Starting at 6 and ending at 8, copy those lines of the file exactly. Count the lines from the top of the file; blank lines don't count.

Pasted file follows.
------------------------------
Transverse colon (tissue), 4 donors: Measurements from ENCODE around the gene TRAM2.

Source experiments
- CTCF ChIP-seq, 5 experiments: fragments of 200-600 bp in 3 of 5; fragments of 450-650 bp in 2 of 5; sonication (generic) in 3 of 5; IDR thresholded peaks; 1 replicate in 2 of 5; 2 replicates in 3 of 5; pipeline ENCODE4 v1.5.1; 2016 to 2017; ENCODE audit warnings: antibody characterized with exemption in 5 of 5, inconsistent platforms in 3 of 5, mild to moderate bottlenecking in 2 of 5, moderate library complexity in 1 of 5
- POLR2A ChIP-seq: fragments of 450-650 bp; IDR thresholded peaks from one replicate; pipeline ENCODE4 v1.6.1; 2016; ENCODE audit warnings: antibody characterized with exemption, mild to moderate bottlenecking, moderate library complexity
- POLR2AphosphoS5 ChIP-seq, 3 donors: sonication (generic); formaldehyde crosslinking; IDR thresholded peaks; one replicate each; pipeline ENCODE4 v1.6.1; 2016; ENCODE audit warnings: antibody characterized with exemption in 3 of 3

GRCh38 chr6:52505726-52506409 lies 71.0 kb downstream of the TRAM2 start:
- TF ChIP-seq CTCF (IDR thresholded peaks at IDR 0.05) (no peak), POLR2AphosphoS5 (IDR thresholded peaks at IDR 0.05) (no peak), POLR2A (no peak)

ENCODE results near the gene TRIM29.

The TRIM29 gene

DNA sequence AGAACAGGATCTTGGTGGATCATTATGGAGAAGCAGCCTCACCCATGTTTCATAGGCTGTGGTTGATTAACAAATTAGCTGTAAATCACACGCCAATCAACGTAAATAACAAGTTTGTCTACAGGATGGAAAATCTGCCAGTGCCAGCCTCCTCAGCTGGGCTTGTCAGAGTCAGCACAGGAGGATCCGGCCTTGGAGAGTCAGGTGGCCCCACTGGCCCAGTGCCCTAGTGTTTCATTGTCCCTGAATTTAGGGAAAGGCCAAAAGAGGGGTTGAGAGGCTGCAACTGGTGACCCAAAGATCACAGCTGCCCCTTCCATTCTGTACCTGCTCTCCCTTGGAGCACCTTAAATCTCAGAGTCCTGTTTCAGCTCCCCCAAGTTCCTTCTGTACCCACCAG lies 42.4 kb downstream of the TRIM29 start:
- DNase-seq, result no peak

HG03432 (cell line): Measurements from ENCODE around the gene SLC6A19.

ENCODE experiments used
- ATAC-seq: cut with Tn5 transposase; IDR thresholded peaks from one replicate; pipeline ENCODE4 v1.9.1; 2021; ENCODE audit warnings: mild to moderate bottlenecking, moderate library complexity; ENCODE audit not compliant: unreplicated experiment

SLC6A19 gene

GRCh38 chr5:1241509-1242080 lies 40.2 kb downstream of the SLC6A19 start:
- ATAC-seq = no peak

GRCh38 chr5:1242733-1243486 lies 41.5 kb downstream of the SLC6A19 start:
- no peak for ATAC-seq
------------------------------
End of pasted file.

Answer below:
GRCh38 chr6:52505726-52506409 lies 71.0 kb downstream of the TRAM2 start:
- TF ChIP-seq CTCF (IDR thresholded peaks at IDR 0.05) (no peak), POLR2AphosphoS5 (IDR thresholded peaks at IDR 0.05) (no peak), POLR2A (no peak)

ENCODE results near the gene TRIM29.